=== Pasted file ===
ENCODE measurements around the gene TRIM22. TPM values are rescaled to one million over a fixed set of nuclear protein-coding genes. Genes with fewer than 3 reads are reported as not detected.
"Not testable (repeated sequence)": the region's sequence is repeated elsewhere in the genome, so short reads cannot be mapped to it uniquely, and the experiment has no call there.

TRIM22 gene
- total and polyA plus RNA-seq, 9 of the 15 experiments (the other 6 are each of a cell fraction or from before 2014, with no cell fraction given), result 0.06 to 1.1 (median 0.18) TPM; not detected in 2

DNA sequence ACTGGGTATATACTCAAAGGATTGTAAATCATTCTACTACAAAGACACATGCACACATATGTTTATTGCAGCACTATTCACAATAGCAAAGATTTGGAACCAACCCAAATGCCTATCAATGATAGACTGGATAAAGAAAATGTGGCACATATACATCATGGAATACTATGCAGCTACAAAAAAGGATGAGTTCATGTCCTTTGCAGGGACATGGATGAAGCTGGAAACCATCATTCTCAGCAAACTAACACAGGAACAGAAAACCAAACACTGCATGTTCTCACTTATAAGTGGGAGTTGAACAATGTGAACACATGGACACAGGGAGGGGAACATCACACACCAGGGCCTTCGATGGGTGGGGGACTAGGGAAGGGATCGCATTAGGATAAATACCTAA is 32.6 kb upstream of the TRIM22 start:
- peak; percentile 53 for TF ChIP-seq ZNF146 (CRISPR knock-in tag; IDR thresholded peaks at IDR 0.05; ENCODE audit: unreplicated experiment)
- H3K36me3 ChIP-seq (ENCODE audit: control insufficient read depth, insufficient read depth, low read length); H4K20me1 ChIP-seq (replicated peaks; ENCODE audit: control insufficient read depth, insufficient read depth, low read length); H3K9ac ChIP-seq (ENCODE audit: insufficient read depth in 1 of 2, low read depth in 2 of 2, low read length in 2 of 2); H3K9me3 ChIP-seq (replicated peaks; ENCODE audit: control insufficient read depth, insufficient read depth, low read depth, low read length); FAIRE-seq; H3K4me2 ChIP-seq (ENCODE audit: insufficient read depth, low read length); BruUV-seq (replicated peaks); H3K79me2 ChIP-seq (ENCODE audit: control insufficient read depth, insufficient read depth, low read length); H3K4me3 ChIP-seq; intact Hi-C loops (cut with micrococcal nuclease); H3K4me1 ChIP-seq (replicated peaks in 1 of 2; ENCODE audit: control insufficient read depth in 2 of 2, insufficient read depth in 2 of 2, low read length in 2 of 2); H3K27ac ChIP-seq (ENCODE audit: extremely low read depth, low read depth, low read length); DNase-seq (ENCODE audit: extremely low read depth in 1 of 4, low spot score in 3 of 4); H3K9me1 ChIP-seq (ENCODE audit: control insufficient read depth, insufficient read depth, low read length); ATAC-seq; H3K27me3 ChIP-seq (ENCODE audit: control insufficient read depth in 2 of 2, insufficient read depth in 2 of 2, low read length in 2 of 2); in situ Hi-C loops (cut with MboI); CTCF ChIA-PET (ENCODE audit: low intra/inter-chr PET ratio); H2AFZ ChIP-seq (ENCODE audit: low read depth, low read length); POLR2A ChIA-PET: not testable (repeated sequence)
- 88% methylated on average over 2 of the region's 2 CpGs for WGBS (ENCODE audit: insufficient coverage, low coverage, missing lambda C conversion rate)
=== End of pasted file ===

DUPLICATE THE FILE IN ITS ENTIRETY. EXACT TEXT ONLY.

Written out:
ENCODE measurements around the gene TRIM22. TPM values are rescaled to one million over a fixed set of nuclear protein-coding genes. Genes with fewer than 3 reads are reported as not detected.
"Not testable (repeated sequence)": the region's sequence is repeated elsewhere in the genome, so short reads cannot be mapped to it uniquely, and the experiment has no call there.

TRIM22 gene
- total and polyA plus RNA-seq, 9 of the 15 experiments (the other 6 are each of a cell fraction or from before 2014, with no cell fraction given), result 0.06 to 1.1 (median 0.18) TPM; not detected in 2

DNA sequence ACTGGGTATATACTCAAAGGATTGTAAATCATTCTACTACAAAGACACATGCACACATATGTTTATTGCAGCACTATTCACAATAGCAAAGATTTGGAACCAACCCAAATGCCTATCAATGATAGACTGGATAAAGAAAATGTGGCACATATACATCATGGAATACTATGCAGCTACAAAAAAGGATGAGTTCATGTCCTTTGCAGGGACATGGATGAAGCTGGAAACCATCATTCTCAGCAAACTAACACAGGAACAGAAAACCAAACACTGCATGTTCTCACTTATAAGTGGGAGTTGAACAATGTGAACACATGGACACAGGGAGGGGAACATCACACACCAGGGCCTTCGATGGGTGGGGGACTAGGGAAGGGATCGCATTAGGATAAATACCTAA is 32.6 kb upstream of the TRIM22 start:
- peak; percentile 53 for TF ChIP-seq ZNF146 (CRISPR knock-in tag; IDR thresholded peaks at IDR 0.05; ENCODE audit: unreplicated experiment)
- H3K36me3 ChIP-seq (ENCODE audit: control insufficient read depth, insufficient read depth, low read length); H4K20me1 ChIP-seq (replicated peaks; ENCODE audit: control insufficient read depth, insufficient read depth, low read length); H3K9ac ChIP-seq (ENCODE audit: insufficient read depth in 1 of 2, low read depth in 2 of 2, low read length in 2 of 2); H3K9me3 ChIP-seq (replicated peaks; ENCODE audit: control insufficient read depth, insufficient read depth, low read depth, low read length); FAIRE-seq; H3K4me2 ChIP-seq (ENCODE audit: insufficient read depth, low read length); BruUV-seq (replicated peaks); H3K79me2 ChIP-seq (ENCODE audit: control insufficient read depth, insufficient read depth, low read length); H3K4me3 ChIP-seq; intact Hi-C loops (cut with micrococcal nuclease); H3K4me1 ChIP-seq (replicated peaks in 1 of 2; ENCODE audit: control insufficient read depth in 2 of 2, insufficient read depth in 2 of 2, low read length in 2 of 2); H3K27ac ChIP-seq (ENCODE audit: extremely low read depth, low read depth, low read length); DNase-seq (ENCODE audit: extremely low read depth in 1 of 4, low spot score in 3 of 4); H3K9me1 ChIP-seq (ENCODE audit: control insufficient read depth, insufficient read depth, low read length); ATAC-seq; H3K27me3 ChIP-seq (ENCODE audit: control insufficient read depth in 2 of 2, insufficient read depth in 2 of 2, low read length in 2 of 2); in situ Hi-C loops (cut with MboI); CTCF ChIA-PET (ENCODE audit: low intra/inter-chr PET ratio); H2AFZ ChIP-seq (ENCODE audit: low read depth, low read length); POLR2A ChIA-PET: not testable (repeated sequence)
- 88% methylated on average over 2 of the region's 2 CpGs for WGBS (ENCODE audit: insufficient coverage, low coverage, missing lambda C conversion rate)